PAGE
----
The imagination required to create the atmosphere of Arcadia and the character of Bit is similar to that of Room, Emma Donoghue’s novel about a boy who has spent his whole life in one room, and is overwhelmed by the world when he escapes. As the 1970s end and the commune crumbles, Bit’s entire way of life, everything he has known and that has been normal to him, disappears, and he has to learn to live in the world “outside.” (Regretfully, this transition doesn’t get its own section, but it is briefly sketched out in the adult Bit’s memories.)  Everyone must leave their childhood behind, but it is a rare case in which the whole community and its way of life ceases to exist as well. “It isn’t important if the story was ever true,” Bit realizes. “…He knows stories don’t need to be factual to be vital. He understands, with a feeling inside him like the wind whipping through a room, that when we lose the stories we have believed about ourselves, we are losing more than stories, we are losing ourselves (208).

One of the things that does remain is Bit’s relationships with others from Arcadia; most of them reconnect later in life. Many also end up in New York City, which would seem to be the opposite of a commune, but in fact has similarities. as Bit says to his father Abe, “It wasn’t the country that was so beautiful about the whole Arcadian experiment, don’t you see? It was the people, the interconnection, everyone relying on everyone else, the closeness. The villages are all dying now, small-town America is dying, and the only place where the same feeling exists now is here, in the city, millions of people all breathing the same air” (208).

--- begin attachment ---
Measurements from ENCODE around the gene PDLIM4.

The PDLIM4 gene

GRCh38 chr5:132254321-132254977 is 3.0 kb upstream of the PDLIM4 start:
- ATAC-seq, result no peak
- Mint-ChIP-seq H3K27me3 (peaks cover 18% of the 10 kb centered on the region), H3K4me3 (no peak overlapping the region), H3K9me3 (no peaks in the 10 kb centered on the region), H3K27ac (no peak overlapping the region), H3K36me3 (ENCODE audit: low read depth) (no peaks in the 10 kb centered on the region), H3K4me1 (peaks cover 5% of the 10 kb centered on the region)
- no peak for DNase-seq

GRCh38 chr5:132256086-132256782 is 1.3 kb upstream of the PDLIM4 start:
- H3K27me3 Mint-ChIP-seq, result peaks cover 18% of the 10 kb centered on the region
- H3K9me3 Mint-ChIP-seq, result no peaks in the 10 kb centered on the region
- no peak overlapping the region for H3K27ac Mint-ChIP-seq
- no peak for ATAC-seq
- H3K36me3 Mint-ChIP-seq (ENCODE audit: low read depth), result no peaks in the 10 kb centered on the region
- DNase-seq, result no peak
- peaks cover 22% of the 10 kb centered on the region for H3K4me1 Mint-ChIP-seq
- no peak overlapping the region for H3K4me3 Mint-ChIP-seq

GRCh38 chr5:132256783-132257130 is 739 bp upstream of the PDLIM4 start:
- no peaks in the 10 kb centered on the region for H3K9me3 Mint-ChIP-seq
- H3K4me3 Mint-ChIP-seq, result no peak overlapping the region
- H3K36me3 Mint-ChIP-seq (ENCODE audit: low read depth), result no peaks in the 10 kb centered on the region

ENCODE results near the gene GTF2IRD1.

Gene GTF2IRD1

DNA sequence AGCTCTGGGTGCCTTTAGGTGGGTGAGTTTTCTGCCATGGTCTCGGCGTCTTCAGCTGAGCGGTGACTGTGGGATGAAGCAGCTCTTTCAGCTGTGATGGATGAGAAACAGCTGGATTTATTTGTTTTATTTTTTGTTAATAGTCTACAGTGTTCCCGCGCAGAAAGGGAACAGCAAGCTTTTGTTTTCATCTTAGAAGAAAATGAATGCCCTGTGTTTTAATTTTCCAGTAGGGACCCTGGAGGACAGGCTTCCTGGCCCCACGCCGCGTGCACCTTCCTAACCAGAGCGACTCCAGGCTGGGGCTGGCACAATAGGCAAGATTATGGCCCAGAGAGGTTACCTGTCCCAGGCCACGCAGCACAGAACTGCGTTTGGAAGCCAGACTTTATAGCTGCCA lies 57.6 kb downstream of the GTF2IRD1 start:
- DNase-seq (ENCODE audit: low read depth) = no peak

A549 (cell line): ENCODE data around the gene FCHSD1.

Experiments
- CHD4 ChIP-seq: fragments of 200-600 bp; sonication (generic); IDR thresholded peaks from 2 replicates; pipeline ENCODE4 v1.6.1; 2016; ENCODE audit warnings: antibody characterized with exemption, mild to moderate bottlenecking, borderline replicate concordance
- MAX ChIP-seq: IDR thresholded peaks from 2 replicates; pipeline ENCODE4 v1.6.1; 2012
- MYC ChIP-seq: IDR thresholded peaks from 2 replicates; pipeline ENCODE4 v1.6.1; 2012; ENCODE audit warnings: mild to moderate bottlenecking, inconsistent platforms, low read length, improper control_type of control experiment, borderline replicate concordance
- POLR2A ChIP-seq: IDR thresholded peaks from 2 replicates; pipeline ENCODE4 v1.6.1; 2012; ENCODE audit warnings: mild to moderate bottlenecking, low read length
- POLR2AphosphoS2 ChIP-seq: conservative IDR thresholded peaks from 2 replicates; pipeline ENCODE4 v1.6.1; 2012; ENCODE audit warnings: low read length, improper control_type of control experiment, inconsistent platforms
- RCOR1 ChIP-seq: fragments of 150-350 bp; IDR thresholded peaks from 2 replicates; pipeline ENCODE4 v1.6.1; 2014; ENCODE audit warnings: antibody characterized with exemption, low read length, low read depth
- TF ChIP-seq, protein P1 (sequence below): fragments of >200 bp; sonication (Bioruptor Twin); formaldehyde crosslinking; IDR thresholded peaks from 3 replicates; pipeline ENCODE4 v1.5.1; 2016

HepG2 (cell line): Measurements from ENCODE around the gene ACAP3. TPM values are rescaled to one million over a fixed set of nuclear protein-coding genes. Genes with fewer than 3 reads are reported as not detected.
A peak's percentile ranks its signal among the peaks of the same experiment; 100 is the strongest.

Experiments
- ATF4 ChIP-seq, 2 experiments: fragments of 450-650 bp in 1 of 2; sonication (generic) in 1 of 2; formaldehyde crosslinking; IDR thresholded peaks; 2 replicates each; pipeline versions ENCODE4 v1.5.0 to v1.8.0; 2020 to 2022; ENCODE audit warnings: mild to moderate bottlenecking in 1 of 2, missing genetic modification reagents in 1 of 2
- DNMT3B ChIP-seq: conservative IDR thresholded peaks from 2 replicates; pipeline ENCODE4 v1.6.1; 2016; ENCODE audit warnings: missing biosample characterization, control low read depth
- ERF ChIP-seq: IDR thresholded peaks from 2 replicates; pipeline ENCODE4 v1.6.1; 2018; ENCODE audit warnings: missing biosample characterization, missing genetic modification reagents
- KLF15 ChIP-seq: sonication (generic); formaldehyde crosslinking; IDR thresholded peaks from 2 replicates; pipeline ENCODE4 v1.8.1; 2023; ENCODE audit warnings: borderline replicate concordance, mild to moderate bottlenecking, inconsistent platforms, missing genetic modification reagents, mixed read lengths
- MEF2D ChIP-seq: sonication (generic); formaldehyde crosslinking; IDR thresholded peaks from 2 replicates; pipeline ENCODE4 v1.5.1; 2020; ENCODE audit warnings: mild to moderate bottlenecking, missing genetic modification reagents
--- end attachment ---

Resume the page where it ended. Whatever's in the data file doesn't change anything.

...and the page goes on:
Overall, this is a work of tremendous imagination and empathy. I would suggest it to anyone, particularly those who enjoyed Groff’s earlier work, Emma Donghue’s Room, or Jennifer Egan’s A Visit From the Goon Squad.

Summer Books

It’s been far too long since I’ve posted any book reviews here (though I’m always active on Goodreads). I realized recently that the last several books I’ve read are either very new or haven’t been published yet, but all come out this summer, so I’m offering a little preview.

Broken Harbor by Tana French (July 24, 2012)
This is the fourth Dublin Murder Squad book. I hesitate to call it a series, because you can read the books in any order and they are all perfectly good standalone novels; however, characters in one book often appear in the other books. Broken Harbor features detective Scorcher Kennedy, who investigates what looks like a quadruple-homicide in a housing development called Brianstown (an area that used to be called Broken Harbor). Together with his rookie partner, Kennedy digs for the truth, relying on expertise and instinct. French does a beautiful job maintaining the suspense throughout, and there’s real character development there as well. I’d rank this just below The Likeness (my favorite of hers), and if you’re looking for a good creepy murder mystery with some good twists and turns, this one’s for you.